Not Until She Graduates
This story was recently accepted for publication in the Chicken Soup for the Soul book coming out in February about Miracles. Get a peak preview of the book:
In my thirty years of practicing medicine, no patient impacted me like Doris Baxter. Through Doris, I personally witnessed God’s grace and power—a bonafide miracle.
Doris, a pleasant forty-seven-year old librarian, took great pleasure in mothering her bubbly, fifteen-year-old daughter, Julie. Since Doris and her husband had waited seven long years to conceive Julie, they savored every moment with their daughter as a blessing from God. At her annual check-ups, Doris beamed while she displayed photos of Julie singing a solo in church, or kicking the winning soccer goal, or decorating a lopsided birthday cake she had baked for her father. In fact, Doris seemed more interested in sharing about her daughter than complaining about a creaky knee, ten-pound weight gain, or hot flashes, like so many other women her age.
One year, however, Doris came in for her annual physical complaining of profound fatigue, nosebleeds, easy bruising, and chronic sinus infections. A battery of tests confirmed my suspicion: acute leukemia. The leukemia cells, called blasts, had crowded out the healthy cells in her bone marrow (platelets, which prevent bleeding, red blood cells, which carry oxygen to every organ in the body, and white blood cells, which fight infection.)
I referred her to a top oncologist in Nashville, and she began the first of five grueling cycles of chemotherapy. Hair loss, nausea, worsening fatigue, and frequent blood transfusions became Doris’s constant companions.
Because of Julie, Doris was desperate to live. So desperate, she probably would have snuck into Mexico hidden in the bottom of an avocado truck to obtain illegal Laetrile, if she’d thought it would cure her leukemia. She and Julie did everything together—church choir, camping trips, Girl Scouts, shopping, cooking, you-name-it. Thus, they had never suffered the “you’ve-ruined-my-life, I-hate-you, Mom,” drama that some teenage girls and mothers weather on the rocky path to adulthood. The thought of leaving Julie to fend for herself during her tumultuous teen years reduced Doris to tears and many sleepless nights. It was unthinkable.
One day, after a particularly rough cycle of chemotherapy, Doris gripped my hand and with pleading eyes said, “Please pray for me, that this chemotherapy works, and that God allows me to see Julie graduate from high school. I don’t need to grow old; I just don’t want to abandon Julie when she’s still in high school. Is three years too much to ask of God?”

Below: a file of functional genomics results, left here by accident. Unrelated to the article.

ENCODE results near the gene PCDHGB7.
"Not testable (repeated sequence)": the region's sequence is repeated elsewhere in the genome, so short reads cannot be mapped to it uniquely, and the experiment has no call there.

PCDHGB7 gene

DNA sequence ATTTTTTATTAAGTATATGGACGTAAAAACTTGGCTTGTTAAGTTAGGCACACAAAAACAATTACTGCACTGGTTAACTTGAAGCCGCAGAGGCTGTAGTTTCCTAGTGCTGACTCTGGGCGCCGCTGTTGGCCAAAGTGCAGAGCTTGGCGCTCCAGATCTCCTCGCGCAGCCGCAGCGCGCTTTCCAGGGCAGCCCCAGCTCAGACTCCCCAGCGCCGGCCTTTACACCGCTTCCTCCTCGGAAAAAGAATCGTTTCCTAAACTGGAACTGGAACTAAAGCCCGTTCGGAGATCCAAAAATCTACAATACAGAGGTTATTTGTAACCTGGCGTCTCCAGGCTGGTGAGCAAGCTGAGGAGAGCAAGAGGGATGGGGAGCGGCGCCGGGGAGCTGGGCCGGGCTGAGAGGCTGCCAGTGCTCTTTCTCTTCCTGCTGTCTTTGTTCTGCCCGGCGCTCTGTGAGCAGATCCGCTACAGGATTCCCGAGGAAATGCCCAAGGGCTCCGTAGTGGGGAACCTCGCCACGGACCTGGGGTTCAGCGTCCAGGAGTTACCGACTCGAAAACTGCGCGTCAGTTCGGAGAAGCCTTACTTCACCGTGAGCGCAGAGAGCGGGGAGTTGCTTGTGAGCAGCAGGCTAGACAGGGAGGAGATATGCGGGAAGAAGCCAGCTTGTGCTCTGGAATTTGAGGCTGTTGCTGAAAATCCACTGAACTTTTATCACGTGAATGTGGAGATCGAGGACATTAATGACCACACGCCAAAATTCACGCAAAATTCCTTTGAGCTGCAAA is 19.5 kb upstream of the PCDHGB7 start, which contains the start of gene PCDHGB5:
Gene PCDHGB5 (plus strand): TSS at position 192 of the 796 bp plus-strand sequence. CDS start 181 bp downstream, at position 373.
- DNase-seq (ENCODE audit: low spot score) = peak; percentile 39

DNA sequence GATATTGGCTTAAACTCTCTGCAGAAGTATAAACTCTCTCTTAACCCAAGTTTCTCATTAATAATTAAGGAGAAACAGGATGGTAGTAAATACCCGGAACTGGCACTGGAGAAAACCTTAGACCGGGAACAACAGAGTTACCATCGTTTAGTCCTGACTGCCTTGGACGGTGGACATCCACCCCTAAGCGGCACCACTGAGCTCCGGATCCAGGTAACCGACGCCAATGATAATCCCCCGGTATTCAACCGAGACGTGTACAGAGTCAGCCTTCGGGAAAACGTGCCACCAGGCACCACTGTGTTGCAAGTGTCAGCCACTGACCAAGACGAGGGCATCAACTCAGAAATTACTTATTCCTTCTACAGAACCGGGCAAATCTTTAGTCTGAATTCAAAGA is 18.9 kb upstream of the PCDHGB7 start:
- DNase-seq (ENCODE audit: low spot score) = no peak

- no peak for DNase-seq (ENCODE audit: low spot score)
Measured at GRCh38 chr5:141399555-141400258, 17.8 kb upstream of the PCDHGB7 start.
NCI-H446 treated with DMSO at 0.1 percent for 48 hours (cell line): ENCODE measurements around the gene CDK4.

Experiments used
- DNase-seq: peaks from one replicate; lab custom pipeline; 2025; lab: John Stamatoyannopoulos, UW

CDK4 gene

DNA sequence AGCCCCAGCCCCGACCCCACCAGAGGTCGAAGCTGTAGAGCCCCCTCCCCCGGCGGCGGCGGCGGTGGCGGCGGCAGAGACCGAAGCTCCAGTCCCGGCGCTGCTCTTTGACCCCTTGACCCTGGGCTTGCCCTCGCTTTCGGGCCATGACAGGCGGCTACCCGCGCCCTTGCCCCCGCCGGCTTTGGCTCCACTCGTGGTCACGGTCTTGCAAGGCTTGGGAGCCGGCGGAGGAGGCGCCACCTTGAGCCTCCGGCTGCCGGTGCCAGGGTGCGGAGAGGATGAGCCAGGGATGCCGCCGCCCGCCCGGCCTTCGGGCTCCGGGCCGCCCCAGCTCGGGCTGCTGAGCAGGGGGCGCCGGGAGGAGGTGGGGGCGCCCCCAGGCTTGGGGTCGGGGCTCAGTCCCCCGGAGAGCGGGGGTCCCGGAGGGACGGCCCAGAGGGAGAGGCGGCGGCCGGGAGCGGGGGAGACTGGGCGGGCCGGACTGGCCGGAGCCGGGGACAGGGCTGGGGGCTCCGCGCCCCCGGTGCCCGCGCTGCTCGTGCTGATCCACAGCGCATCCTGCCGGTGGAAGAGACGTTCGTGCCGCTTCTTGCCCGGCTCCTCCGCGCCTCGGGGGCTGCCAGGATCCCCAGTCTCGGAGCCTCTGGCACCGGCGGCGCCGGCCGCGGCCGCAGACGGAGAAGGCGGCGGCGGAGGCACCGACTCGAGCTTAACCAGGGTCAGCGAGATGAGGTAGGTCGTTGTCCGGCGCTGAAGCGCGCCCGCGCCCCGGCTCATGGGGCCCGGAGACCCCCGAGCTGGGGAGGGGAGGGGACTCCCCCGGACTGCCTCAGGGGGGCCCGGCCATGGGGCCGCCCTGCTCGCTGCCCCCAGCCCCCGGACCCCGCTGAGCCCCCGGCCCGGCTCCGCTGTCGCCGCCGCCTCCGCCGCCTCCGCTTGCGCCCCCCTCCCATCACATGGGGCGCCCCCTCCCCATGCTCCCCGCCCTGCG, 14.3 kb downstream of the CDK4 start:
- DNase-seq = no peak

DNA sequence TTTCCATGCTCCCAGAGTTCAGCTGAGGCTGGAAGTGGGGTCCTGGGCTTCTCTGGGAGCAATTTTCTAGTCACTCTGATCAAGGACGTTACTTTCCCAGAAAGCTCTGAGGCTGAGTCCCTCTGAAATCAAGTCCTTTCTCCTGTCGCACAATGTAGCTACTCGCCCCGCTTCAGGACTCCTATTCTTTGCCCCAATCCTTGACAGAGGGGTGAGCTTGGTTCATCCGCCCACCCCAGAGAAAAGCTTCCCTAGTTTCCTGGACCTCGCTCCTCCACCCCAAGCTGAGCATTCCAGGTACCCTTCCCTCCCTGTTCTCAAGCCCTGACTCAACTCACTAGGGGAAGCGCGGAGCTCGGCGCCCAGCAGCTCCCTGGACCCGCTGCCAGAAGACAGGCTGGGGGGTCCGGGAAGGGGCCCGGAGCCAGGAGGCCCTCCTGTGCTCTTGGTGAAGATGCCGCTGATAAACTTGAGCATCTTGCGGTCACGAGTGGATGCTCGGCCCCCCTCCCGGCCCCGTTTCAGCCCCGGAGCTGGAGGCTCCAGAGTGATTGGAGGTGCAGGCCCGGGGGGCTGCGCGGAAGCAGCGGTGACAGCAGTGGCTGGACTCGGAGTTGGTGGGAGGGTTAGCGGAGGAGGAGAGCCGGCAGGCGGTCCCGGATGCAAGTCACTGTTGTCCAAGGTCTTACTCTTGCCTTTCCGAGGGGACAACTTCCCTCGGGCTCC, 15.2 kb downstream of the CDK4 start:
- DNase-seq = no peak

Tears filled my eyes. As a mother of two children myself, I could only imagine her maternal drive to live long enough to usher her daughter into adulthood. What if my little girl, Eliza, was about to face life with no mommy? With a hand on Doris’s shoulder, I promised, “I will pray for you every single day, Doris, and I’ll get my weekly prayer group to pray also.”
The creases in her face relaxed. “Thank you,” she whispered, squeezing my hand weakly. “All we can do is pray. The rest is in God’s hands.”
We thought our prayers were answered when the blasts disappeared and her blood counts climbed toward normal. We all rejoiced—she was responding to the chemotherapy! But after her fifth cycle, the blasts returned and her blood counts plummeted again. Hopes dashed, we had to admit her leukemia had grown resistant to the chemotherapy drug.
“We’ll try another drug,” her oncologist said, refusing to give up. But it, too, proved a failure. Doris agreed to an experimental drug in a national leukemia trial, but the new drug caused a severe rash and painful mouth sores. Worse yet, it worked no better than the first two drugs.
What about a bone marrow transplant? Unfortunately, no one in her family was a match. Thus, unless some random stranger in the national bone marrow registry had bone marrow that matched Doris’s perfectly, she was out of luck.
With leukemia blasts hogging all the space in Doris’s bone marrow, she required blood and platelet transfusions almost daily. But soon, her body developed antibodies to the platelets and she destroyed the healthy cells within hours of the transfusion.